A further question that has been raised concerns the IAF's accident record. The Yasur has previously been involved in two crashes in Israel. In 1977, a Yasur came down in the Jordan Valley killing all 54 soldiers and flight crew on board. In 1997, two Yasur helicopters crashed into each other shortly after lift-off carrying IDF soldiers heading for the war zone in Southern Lebanon. In this crash, 73 lives were lost. Despite these crashes, and others that the Israeli Air Force has suffered involving other aircraft, the IAF commander Major General Ido Nehushtan said that the IAF is one of the top air forces in the world in terms of flight safety. He quoted an accident record for the IAF of 1.5 accidents for every 100,000 flying hours. It is difficult to judge whether this is a good record or not due to the lack of air force accident league tables. I can only assume that the commander of the air force would not make a statement of this type without being able to back up his statement. It is noticeable, however, that he was forced to make this statement in defence of the IAF accident record in view of the undercurrent of questions that are being raised about this.

Another question that is being asked is what the IAF was doing training in Romania. It transpires that the IAF has been training recently in a number of different locations, and in conjunction with a number of different air forces. Why is this being done, and what benefit does the IAF derived from such activities? Israel, being a small country, has limited air space in which air force training can take place. Israel's desert-like landscape and the hot and dry conditions which prevail most of the year mean that the terrain and weather conditions in Israel for training helicopter pilots are also very limited. In order for Israeli pilots to be ready for all events, and for the possibility of having to carry out missions in foreign locations, it is essential that they have trained and accumulated relevant experience in the required conditions. To achieve this, there is no choice but for the IAF to send its pilots abroad for training exercises. Unconfirmed reports have suggested that the Romanian landscape in the Carpathian Mountains was found to be ideal for simulating conditions that may be found in Iran. It was deemed necessary to accumulate experience in these conditions for obvious reasons.

It was interesting to read the accounts of Israeli journalists who went to Romania to report on the search and rescue mission. They found an air force base that hardly had any security to protect it. The practices of the local air force seemed fairly primitive in comparison to those of the IAF. Fortunately for Romania, its air force is not engaged in a battle for the continued existence of its country and its people. The difference in atmosphere at this base in comparison to Israeli air force bases reflects this fact. Under the circumstances, the arrival of the Israeli training crew is likely to have been something of a surprise to their Romanian counterparts. The surprise would have been even greater with the arrival of the search and rescue teams, particularly the elite 669 search and rescue unit that undertook the recovery of the wreckage and the bodies of the victims. Unfortunately, Israel is well experienced in such exercises, and the mobilisation effort even in far-flung Romania showed the experience.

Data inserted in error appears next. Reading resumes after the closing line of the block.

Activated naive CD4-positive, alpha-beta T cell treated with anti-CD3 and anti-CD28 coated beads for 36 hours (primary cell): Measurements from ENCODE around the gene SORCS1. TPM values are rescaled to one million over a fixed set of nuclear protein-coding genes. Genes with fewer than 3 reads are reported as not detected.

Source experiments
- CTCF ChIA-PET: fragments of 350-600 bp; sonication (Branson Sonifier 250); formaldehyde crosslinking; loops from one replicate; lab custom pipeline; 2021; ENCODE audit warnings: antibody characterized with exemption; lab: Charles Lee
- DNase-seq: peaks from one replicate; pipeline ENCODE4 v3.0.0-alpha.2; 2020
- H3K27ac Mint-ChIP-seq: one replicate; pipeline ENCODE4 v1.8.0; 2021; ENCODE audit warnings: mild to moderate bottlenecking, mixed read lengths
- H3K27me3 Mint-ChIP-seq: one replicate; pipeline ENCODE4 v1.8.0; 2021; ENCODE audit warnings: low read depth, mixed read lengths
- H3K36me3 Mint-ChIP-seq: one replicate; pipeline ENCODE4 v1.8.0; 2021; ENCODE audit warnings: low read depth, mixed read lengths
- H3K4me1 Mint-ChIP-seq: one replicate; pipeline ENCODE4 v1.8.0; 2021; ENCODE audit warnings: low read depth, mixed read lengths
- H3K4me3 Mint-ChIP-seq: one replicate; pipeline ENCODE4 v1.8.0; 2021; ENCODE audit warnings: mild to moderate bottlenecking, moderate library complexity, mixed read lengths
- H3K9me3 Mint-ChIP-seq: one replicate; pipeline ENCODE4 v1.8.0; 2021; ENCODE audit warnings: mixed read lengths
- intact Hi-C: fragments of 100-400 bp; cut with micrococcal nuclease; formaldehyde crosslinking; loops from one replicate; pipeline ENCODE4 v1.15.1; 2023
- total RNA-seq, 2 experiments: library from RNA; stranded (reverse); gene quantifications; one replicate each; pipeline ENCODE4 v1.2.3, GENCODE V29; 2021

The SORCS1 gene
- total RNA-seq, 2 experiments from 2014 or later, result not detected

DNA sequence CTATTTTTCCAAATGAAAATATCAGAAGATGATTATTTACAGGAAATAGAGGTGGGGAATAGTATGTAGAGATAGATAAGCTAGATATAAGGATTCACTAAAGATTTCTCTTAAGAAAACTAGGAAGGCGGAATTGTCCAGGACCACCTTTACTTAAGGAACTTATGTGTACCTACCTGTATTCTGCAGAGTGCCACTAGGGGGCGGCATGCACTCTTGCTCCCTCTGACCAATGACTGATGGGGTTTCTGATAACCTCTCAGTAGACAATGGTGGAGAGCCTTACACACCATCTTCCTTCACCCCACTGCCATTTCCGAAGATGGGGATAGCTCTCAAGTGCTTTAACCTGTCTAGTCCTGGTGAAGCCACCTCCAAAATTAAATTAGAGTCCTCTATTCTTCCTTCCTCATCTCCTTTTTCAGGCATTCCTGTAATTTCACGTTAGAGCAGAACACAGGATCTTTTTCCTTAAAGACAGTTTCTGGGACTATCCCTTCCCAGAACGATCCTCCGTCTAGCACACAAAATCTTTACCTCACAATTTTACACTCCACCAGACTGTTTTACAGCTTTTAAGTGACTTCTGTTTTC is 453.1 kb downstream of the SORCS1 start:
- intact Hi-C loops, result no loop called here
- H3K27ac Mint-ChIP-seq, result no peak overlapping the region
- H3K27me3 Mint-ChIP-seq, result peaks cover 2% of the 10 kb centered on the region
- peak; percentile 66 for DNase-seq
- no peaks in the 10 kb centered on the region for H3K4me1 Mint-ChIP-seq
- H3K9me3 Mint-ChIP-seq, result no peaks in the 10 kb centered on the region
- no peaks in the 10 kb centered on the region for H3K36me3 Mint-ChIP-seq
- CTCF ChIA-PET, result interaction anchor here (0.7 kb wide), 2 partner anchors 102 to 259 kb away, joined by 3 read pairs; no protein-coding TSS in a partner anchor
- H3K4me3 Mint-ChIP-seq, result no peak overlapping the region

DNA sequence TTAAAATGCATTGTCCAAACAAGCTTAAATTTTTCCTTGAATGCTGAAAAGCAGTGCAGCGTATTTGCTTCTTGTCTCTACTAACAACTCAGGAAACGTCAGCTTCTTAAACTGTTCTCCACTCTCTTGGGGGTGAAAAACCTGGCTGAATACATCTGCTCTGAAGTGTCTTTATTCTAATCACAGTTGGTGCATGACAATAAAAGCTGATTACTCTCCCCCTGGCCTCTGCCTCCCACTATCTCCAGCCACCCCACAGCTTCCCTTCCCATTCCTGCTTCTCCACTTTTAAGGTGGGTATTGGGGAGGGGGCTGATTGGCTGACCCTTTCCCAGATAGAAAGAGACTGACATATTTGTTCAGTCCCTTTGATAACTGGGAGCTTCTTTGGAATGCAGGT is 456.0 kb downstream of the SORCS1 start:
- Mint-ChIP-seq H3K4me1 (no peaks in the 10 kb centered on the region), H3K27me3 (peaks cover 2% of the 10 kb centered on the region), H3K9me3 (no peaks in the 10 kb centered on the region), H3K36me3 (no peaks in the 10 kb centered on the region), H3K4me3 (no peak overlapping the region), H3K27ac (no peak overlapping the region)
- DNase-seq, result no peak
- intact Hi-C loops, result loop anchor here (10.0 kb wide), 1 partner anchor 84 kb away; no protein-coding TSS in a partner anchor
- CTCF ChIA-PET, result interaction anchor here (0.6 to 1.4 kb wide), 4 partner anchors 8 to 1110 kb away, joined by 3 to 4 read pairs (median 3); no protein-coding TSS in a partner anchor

I suspect that the Romanian military will have witnessed something outside of their regular routine activities over the past week. Despite the fact that this exercise was carried out against the backdrop of an enormous tragedy, interaction with compatriots from other countries at this level can only create goodwill for the IDF and for Israel. I can imagine that carrying out exercises in Greece or with the US air force builds friendships and positive feeling and, with it, positive PR for Israel. The value of this should not be underestimated.

Our hearts go out to the families in Israel and Romania who have lost loved ones in the accident, and we join in their mourning and their grief. The Israeli families and the IAF have been devastated by the tragedy. Those who were lost were dedicated to their task of defending the State of Israel and to their families. Both in life and now in death, they have brought enormous credit to Israel. They will, no doubt, inspire a new generation of helicopter pilots who will wish to fill the large shoes that they have left behind.

המקום ינחם אתכם בתוך שאר אבלי ציון וירושלים
May the Omnipresent comfort you among the mourners of Zion and Jerusalem.